I went through the VVT swap thread pretty thoroughly before I made my final plan. I went with the adjustable FPR for more future flexibility.
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Old 03-12-2016, 11:42 PM   #15
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Quote:
Originally Posted by Wino View Post
It's rated to 250 psi on aluminum tubing. Now, my hard line isn't aluminum, but it's soft. I don't actually know the hard line material, probably a copper/steel alloy. I actually found this fitting conversion on several user threads in the forum and decided to go with it. Sometimes our needs force us to use less than ideal solutions. The high pressure side of the system, excluding the fuel rail was pressure tested at 125% of operating pressure for four hours with no pressure loss, so I'm reasonably confident in it. Heck, I'm still running hose on barb at the back end, but I plan to upgrade it later.

I went through the VVT swap thread pretty thoroughly before I made my final plan. I went with the adjustable FPR for more future flexibility.
See this is why I'm not sure what to do with my fuel lines. Our hard lines are steel, and those adapters are only rated for aluminum. Some also only list 50 psi, which is way under what the line would see in boost. It had me a bit worried, so I haven't bought anything yet.

I guess the best thing would be testing the system at pressure like you did.
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Old 03-13-2016, 01:25 AM   #16
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My chief concern with the entire system is that there's no good way to pre-test it under dynamic load. I'm happy with the pressure test and all, but how will it hold up when things start moving around and vibrating? Mines a prepared class autocross car, so it's going to see <100 miles/year. It's going to see tons of stress during those miles. Only time will tell. I've spent a lot of time fretting over my fuel lines. Are they going to rub? Is there too much strain in this bend? Did I leave enough room for this and that to flex under load? On and on. Being on fire is not on my top 10 list of things I want to do.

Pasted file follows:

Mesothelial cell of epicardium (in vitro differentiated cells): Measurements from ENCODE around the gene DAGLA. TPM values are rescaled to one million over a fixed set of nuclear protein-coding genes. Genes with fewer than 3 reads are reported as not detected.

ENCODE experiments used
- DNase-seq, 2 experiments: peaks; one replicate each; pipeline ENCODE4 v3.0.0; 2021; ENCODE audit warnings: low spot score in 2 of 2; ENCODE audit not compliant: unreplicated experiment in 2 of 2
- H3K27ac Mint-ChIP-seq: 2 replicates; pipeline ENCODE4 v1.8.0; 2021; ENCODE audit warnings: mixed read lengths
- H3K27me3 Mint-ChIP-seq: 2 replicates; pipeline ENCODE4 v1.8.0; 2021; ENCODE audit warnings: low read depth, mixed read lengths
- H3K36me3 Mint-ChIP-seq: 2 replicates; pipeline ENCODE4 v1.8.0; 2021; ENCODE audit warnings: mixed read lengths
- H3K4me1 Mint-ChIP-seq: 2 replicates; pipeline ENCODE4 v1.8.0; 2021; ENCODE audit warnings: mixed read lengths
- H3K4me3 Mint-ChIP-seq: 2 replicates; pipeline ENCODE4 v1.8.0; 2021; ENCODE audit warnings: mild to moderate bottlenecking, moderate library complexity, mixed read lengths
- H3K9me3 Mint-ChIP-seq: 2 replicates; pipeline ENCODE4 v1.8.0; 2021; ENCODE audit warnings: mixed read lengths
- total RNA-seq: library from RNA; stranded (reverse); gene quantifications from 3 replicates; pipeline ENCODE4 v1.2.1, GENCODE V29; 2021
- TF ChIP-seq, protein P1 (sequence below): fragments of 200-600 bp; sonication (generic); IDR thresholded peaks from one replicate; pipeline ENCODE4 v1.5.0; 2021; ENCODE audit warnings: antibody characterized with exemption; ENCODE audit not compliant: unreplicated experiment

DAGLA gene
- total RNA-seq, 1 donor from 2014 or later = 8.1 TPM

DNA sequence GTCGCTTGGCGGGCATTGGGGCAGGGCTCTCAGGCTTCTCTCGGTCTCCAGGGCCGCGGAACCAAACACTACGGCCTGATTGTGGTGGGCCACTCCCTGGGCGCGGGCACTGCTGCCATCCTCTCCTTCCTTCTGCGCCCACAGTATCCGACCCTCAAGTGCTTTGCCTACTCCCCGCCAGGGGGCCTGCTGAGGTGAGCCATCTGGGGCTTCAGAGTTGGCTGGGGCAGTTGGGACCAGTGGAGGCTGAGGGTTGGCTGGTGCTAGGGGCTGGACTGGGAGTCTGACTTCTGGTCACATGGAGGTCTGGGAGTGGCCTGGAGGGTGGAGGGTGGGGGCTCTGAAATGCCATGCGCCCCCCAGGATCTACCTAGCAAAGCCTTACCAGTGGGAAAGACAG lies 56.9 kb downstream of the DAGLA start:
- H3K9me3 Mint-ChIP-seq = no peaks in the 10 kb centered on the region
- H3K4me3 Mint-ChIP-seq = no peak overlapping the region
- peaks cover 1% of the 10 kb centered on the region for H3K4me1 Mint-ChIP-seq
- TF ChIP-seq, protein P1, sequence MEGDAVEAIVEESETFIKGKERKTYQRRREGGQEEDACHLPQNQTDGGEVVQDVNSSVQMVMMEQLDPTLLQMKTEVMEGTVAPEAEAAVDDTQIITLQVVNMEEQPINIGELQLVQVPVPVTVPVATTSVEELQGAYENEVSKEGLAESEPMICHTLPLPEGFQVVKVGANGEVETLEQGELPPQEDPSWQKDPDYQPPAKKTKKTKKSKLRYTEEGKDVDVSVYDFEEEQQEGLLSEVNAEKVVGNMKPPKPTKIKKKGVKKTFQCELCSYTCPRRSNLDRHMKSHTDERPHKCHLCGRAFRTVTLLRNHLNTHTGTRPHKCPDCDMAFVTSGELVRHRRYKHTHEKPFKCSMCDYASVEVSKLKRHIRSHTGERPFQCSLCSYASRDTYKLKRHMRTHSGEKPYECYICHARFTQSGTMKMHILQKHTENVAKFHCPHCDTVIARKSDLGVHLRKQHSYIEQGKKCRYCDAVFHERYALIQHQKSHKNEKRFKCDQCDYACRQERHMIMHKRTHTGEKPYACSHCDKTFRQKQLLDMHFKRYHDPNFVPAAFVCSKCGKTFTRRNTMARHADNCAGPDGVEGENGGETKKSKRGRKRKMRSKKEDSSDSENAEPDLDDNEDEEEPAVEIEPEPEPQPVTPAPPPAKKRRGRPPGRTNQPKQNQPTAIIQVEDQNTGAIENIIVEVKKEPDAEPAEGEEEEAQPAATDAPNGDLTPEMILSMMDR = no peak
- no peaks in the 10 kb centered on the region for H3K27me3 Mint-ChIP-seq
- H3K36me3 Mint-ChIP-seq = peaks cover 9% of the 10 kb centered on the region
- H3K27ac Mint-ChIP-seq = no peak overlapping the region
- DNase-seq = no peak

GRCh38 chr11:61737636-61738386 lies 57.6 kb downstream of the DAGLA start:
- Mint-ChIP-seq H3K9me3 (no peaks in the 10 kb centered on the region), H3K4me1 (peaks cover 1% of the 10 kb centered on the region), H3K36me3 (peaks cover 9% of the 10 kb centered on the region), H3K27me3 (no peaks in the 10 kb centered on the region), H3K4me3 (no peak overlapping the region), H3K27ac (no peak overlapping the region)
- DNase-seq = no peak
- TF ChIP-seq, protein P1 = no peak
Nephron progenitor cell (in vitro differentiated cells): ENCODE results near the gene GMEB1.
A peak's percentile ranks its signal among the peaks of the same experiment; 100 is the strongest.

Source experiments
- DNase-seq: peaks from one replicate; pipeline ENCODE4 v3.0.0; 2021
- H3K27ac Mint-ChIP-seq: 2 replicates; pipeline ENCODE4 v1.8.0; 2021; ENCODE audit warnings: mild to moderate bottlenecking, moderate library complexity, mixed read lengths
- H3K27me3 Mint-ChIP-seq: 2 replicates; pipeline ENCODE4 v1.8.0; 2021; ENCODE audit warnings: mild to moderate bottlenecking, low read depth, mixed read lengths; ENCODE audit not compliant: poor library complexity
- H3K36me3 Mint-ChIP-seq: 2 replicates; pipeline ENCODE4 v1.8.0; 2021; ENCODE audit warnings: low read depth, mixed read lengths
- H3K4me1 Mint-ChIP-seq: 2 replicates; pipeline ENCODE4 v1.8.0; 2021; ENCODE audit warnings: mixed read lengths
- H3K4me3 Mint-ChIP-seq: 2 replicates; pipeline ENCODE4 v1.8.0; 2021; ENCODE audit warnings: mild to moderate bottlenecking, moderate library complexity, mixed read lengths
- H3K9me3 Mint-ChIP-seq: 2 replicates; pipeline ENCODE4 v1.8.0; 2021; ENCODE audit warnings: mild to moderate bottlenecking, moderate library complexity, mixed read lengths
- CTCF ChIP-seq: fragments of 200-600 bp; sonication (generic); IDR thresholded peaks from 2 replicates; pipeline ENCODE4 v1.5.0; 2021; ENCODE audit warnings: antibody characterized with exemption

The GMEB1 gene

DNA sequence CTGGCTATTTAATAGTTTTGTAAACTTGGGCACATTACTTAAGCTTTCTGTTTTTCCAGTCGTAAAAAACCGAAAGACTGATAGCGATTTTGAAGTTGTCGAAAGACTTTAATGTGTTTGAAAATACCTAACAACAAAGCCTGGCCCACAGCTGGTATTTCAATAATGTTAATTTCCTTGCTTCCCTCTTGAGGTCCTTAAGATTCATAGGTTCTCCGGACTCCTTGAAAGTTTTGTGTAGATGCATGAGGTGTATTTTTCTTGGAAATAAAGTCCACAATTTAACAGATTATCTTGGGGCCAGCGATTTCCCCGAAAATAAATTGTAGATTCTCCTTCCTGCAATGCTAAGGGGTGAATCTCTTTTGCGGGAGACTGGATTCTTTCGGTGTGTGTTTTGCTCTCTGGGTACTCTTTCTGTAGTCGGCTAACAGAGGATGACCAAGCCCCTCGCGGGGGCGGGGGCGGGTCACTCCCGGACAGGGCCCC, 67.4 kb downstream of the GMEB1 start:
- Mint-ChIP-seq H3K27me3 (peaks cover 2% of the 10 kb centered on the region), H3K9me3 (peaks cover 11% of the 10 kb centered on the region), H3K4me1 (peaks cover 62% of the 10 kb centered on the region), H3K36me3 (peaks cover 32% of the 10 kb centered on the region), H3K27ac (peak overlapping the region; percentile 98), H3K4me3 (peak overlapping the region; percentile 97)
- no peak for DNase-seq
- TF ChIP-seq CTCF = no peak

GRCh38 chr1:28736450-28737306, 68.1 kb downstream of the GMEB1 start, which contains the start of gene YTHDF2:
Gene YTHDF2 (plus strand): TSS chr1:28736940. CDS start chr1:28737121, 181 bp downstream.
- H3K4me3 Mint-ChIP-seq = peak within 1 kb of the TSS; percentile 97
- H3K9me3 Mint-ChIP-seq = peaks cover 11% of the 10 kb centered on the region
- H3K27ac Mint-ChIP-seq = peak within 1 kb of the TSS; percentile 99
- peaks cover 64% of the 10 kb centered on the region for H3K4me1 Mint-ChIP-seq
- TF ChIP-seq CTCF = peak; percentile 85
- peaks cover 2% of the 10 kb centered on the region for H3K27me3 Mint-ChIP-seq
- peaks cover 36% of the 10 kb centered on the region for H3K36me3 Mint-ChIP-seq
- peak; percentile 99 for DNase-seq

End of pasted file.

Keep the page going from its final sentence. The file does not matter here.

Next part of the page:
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Old 03-13-2016, 05:48 PM   #17
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I have the same Earl's compression fittings on my lines a la Soviet and Hustler method. I'm torn as Soviet hasn't seemed to have had any issues with his Earl's fittings and IIRC he runs lots of base pressure on ID1000s with ALLOFIT boost reference.

I've been thinking of doing the inverted 37 flare / spacer and B-nut option and AN5 -> AN6 union. Honda guys seem to do this a lot on their steel fuel lines.



+

+

+
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Old 03-13-2016, 05:56 PM   #18
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Quote:
Originally Posted by Chooofoojoo View Post
I have the same Earl's compression fittings on my lines a la Soviet and Hustler method. I'm torn as Soviet hasn't seemed to have had any issues with his Earl's fittings and IIRC he runs lots of base pressure on ID1000s with ALLOFIT boost reference.

I've been thinking of doing the inverted 37 flare / spacer and B-nut option and AN5 -> AN6 union. Honda guys seem to do this a lot on their steel fuel lines.



+

+

+
This is the "correct" way to do it.
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Old 03-17-2016, 06:03 PM   #19
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[QUOTE=Wino;1314893]I used a different approach. It required deleting the VTCS, which I wanted gone anyway.
99 fuel rail off eBay, Turbosmart TS-0402-1002 Fuel Rail Adapter for Toyota/Subaru (trust me this is the right one), Russel -6 AN to rail adapter fitting PN:644110, Earl's PN:165056ERL to convert the supply hard line to -6 AN. NPT to -AN elbow. Various -AN hose ends. Ran the high pressure supply side in -6AN braided hose. Return side (downstream of the regulator) is clamped injector hose. This approach did require some clearance grinding on the intake manifold, but not a lot. I have photos of the clearance grinds as well.
QUOTE]

Thank you!
This is exactly what I have been looking for to complete my fuel system!!!